Philosophers wanted commonsense to fight skepticism. They hypostasized and destroyed it. Commonsense is skeptical--Bound by a sense of proportion and of limitation. A scarce commodity, At times supported, At times transcended by science, Commonsense has to be taken account of by the critical-Realistic theory of science. James clerk maxwell's view of today's science as tomorrow's commonsense is the point of departure. It is wonderful but overlooks the value of the sense of proportion.
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  111. I. C. Jarvie & Joseph Agassi (1987). A Study in Westernization. In. In Joseph Agassi & I. C. Jarvie (eds.), Rationality: The Critical View. Distributors for the U.S. And Canada, Kluwer Academic Publishers. 395--421.
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  112. I. C. Jarvie & Joseph Agassi (1987). The Rationality of Irrationalism. In. In Joseph Agassi & I. C. Jarvie (eds.), Rationality: The Critical View. Distributors for the U.S. And Canada, Kluwer Academic Publishers. 445--451.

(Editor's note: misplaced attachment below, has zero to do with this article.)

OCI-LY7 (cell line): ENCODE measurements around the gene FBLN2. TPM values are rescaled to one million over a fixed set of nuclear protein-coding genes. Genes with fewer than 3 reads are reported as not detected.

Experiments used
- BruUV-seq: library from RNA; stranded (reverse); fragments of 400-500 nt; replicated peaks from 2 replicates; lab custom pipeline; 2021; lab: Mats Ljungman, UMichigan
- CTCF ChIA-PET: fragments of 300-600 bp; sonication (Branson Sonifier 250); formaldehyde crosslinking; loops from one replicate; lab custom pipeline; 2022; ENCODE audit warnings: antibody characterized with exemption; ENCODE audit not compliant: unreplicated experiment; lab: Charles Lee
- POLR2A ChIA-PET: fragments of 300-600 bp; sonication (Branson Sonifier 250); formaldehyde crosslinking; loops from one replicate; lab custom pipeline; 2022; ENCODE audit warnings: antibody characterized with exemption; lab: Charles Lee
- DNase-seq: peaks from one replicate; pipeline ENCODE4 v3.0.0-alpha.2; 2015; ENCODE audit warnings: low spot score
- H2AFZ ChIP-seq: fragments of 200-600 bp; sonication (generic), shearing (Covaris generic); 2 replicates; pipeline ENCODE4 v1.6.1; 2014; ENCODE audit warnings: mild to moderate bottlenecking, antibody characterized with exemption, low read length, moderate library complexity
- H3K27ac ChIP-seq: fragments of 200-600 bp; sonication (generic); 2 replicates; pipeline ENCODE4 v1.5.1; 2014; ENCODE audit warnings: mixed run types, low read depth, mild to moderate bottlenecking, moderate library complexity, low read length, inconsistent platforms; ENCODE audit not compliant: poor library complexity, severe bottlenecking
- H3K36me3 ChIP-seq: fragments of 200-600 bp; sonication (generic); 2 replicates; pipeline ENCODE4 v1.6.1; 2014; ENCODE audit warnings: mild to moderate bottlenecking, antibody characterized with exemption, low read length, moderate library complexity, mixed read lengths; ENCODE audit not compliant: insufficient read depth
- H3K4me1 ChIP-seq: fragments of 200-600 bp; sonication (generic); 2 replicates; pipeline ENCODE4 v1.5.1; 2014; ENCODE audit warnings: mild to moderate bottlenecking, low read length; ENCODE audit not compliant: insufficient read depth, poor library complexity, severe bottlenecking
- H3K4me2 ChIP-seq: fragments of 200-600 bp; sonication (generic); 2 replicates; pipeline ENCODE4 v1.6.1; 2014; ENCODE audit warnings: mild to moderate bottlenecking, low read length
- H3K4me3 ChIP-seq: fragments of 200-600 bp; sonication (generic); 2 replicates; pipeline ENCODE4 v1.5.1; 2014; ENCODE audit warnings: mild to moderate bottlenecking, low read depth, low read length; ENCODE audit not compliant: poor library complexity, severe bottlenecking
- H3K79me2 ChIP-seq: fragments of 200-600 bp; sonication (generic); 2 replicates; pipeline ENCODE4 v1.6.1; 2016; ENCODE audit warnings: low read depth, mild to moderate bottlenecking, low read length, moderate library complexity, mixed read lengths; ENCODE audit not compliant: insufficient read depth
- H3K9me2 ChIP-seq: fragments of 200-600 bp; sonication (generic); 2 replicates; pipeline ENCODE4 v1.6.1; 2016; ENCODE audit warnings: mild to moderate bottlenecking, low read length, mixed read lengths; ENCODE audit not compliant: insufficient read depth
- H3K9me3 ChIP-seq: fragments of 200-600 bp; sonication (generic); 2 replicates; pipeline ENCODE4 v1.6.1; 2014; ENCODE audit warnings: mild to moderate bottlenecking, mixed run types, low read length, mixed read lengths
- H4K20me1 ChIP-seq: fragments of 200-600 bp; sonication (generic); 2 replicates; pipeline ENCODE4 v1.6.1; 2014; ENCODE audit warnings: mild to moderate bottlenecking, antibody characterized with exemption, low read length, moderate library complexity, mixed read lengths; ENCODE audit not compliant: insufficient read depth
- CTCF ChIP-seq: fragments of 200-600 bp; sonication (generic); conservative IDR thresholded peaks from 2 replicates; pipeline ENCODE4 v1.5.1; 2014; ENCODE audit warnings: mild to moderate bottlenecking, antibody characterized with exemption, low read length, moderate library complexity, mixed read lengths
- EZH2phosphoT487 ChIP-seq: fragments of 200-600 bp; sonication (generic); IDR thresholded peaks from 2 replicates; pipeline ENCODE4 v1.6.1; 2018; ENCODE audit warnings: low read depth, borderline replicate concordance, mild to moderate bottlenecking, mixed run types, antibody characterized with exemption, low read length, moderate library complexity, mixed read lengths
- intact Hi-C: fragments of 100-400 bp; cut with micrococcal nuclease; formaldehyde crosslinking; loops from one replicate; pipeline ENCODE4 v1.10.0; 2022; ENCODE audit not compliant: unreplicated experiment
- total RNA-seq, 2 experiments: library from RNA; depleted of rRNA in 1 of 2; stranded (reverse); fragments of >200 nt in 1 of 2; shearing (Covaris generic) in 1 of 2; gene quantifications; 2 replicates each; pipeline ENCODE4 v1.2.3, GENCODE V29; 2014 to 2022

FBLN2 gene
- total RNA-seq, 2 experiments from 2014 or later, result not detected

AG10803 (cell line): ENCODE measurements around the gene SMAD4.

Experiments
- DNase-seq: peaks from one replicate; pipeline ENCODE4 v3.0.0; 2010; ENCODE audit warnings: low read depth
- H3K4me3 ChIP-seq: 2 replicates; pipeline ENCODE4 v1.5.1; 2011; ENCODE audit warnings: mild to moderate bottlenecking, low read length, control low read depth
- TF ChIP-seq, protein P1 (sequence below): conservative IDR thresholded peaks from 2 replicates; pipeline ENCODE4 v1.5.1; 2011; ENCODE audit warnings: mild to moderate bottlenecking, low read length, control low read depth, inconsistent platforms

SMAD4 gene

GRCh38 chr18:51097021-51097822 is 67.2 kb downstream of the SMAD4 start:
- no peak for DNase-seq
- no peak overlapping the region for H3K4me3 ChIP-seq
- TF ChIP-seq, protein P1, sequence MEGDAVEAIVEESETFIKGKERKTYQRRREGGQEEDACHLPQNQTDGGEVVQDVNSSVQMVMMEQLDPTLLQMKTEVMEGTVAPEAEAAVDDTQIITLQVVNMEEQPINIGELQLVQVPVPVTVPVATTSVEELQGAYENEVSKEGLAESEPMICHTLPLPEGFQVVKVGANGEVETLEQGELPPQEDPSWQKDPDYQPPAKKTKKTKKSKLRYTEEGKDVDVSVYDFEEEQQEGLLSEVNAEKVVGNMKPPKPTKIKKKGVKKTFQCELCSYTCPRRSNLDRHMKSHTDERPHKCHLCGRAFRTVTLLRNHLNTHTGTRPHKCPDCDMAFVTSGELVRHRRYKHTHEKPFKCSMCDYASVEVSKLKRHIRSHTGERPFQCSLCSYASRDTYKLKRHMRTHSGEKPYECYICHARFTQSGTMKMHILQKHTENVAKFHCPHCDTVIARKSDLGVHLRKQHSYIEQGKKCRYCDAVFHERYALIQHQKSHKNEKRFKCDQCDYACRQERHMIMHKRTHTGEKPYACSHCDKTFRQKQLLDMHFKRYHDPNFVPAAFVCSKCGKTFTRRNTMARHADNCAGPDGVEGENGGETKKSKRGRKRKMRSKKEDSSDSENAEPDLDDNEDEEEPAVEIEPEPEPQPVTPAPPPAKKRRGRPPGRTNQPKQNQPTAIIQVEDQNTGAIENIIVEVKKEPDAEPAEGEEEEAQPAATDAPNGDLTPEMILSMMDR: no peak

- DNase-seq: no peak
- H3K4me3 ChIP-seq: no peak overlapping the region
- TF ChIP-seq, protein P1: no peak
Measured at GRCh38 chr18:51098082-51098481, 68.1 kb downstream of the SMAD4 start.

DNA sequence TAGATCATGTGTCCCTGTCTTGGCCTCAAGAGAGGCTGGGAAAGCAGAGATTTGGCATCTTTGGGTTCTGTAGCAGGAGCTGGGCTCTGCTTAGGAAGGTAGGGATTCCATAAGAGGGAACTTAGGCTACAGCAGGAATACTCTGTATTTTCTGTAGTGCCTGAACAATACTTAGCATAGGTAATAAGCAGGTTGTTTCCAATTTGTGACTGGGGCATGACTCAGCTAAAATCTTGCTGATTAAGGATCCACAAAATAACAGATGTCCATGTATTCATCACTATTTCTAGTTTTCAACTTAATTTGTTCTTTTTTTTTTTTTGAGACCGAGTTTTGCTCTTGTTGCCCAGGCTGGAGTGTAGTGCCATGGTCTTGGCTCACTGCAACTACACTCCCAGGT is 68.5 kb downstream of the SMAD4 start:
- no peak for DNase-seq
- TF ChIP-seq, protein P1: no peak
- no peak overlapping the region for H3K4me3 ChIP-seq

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  113. Ian C. Jarvie & Joseph Agassi (1987). Magic and Rationality Again. In. In Joseph Agassi & I. C. Jarvie (eds.), Rationality: The Critical View. Distributors for the U.S. And Canada, Kluwer Academic Publishers. 385--394.
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  114. Ian C. Jarvie & Joseph Agassi (1987). The Problem of the Rationality of Magic. In. In Joseph Agassi & I. C. Jarvie (eds.), Rationality: The Critical View. Distributors for the U.S. And Canada, Kluwer Academic Publishers. 363--383.
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  115. John R. Wettersten & Joseph Agassi (1987). The Choice of Problems and the Limits of Reason. In. In Joseph Agassi & I. C. Jarvie (eds.), Rationality: The Critical View. Distributors for the U.S. And Canada, Kluwer Academic Publishers. 281--296.
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  116. J. Agassi (1986). Book Reviews : Thinking Matter: Materialism in Eighteenth-Century Britain. BY JOHN W. YOLTON. Minneapolis: University of Minnesota Press, 1984. Pp. Xiv + 238. $29.50 (Cloth), $12.95 (Paper. [REVIEW] Philosophy of the Social Sciences 16 (4):526-528.